The retailer threw down the gauntlet: Give shoppers more information and tips on how to use their product – without covering the product and adding bulk.
Tanimura & Antle didn't shy away from the challenge. Instead, they turned to available technology, choosing to use quick read codes, more commonly known are QR codes or QRCs.
This winter the produce grower, which has a cooler in Yuma, put the code graphic on packages of its Field Fresh Lettuce line, which includes romaine lettuce, red and green leaf, endive and escarole varieties.
At the grocery store, shoppers can now scan the code with their smartphones and learn more about the product.
Diana McClean, Tanimura & Antle director of marketing, noted this is not the first time that QRC technology has been utilized, but it represents a new approach.
“QR codes have been in use for a number of years, but the technology has gotten better. Phone communications are better so scan successes are better. The sophistication of users has also improved,” McClean explained.
The scan takes the shopper to a website, but as McClean noted, “not just a website. We wanted to give the consumer specific usable content.”
Shoppers get recipes and shopping lists and access to YouTube videos about how the produce was grown and got to the store. They also get tips on how to prepare a variety of meals using the lettuce.
“It's a way to provide shoppers with the right information on the spot,” McClean noted. “It's the only venue we have to talk directly to the consumer. The packaging has to do with the work for us.”
McClean also noted that “people want to receive information visually.” All videos are also available on www.taproduce.com.
Narrated by two fourth-generation family members, cousins Brian Antle and Caitlin Antle-Wilson (who work in the harvest and sales departments respectively), the series of videos walk consumers through a complete field-to-fork tour, including the field packing process, cooling, delivery to market and preparation.
“Showing is much more effective than telling, and using videos paired with QRC technology, we can be very effective in showing where your produce comes from, and how simple it is to prepare field packed lettuce,” McClean said.
The company also hopes the videos bring consumers closer to the Tanimura & Antle family, which has several members involved in the daily operations of this 30-year farming partnership. This includes family patriarchs George Tanimura and Bob Antle.
So far the use of the technology has been deemed a success. “Traffic is good,” McClean said.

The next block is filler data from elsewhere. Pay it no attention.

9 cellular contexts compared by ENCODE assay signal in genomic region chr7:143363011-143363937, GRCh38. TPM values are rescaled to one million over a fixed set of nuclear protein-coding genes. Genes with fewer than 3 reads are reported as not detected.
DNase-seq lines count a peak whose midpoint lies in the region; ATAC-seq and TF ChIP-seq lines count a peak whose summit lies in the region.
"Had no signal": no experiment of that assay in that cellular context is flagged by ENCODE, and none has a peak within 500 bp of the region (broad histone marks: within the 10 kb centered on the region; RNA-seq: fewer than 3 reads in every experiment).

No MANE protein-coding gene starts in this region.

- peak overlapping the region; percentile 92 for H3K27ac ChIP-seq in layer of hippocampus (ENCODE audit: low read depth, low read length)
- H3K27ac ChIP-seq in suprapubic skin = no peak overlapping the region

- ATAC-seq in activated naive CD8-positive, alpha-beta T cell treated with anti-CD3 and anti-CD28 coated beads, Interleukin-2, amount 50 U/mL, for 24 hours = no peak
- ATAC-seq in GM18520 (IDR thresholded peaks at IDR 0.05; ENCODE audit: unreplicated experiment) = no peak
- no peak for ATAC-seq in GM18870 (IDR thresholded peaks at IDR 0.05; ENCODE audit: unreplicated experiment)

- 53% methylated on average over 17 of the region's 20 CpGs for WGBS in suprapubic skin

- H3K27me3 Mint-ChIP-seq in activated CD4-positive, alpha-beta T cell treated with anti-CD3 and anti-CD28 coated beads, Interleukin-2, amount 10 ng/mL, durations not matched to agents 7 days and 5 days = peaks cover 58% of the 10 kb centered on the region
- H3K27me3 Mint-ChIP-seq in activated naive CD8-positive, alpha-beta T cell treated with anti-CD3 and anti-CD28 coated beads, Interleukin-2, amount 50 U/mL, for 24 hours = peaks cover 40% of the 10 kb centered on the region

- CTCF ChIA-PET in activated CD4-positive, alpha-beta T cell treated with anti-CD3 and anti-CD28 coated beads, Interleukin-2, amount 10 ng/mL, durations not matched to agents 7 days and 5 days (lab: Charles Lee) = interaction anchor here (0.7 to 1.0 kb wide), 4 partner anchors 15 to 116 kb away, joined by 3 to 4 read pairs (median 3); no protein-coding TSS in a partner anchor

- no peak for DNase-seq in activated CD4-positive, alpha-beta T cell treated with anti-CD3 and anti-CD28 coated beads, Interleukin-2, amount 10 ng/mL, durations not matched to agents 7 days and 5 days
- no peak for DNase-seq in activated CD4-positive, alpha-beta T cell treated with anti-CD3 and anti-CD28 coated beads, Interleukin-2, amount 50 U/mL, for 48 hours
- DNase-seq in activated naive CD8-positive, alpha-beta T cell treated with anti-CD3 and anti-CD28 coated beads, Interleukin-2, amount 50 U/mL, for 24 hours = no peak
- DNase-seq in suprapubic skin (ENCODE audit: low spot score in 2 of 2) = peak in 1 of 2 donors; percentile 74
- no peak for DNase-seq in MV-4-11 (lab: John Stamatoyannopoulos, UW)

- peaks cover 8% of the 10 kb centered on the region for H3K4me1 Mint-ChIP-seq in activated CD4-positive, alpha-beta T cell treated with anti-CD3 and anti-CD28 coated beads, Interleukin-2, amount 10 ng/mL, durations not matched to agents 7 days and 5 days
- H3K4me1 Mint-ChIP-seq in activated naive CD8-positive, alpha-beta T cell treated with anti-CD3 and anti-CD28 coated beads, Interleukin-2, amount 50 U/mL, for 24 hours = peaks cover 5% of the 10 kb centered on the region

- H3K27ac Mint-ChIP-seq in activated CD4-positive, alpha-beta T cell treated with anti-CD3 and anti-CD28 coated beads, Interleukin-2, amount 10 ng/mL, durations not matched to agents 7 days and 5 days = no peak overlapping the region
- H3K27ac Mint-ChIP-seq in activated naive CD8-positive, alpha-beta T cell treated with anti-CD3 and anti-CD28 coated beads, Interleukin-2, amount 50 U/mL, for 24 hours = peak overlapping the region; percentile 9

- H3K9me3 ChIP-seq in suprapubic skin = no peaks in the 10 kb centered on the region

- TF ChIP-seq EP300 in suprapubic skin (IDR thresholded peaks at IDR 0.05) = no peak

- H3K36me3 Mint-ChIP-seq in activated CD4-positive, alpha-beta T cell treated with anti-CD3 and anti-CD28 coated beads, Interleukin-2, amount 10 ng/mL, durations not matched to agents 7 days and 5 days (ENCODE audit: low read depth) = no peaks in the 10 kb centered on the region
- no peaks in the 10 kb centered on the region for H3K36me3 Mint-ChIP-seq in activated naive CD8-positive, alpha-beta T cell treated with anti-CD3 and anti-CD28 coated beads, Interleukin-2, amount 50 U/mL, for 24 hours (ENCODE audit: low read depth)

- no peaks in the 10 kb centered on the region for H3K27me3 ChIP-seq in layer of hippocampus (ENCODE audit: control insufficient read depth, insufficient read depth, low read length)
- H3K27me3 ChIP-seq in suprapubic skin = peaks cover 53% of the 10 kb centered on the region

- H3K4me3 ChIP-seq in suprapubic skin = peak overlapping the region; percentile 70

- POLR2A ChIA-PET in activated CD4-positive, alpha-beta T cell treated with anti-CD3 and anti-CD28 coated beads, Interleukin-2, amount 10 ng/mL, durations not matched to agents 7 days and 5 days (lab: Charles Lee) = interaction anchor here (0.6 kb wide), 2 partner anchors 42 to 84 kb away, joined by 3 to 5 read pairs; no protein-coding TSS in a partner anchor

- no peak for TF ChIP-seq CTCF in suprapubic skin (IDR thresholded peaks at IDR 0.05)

In addition, Tanimura & Antle is using QRC technology as part of its sales strategy in the food service market. The grower has put codes on the cases of field-packed Artisan Lettuce and Artisan Romaine.
The aim is to engage and inform food service partners and chefs, McClean said.
“When the chef receives the case in his kitchen, the QR code shows him information about the product and different ways to prepare it.”
The QR codes showcase a “behind the scenes” look at the growing process, as well as preparation tips specific to food service that demonstrate the value with each product, she noted.
“It's a way to talk directly to chefs and support our distributors. We're trying to be strategic. There's not a huge sales force out in the field talking to chefs, and distributors sell a variety of products. The challenge is knowing all the details,” McClean said.
“This is an effective way for us to take advantage of real-time technology to help our food service partners tell the story of these unique products and their exceptional value and menu versatility to the culinary professional.”
Tanimura & Antle is also taking advantage of a trend.
“With over 4 billion views a day on YouTube, and a growing interest in preparation videos, we believe making these tools easily available through QR codes is a powerful communication strategy,” she said. She pointed out that Tanimura & Antle has a track record of innovation in the produce industry by using technology to improve efficiency in delivering and marketing fresh produce throughout North America, Europe and Asia.
For example, recent field implementation of Produce Traceability Initiative (PTI) compliant case labels allows cases to be traced. Kwikloc labeled iceberg has been in distribution for over three years, with each clip printed with a code that allows a trace back to each head of lettuce.
For more information, visit www.taproduce.com.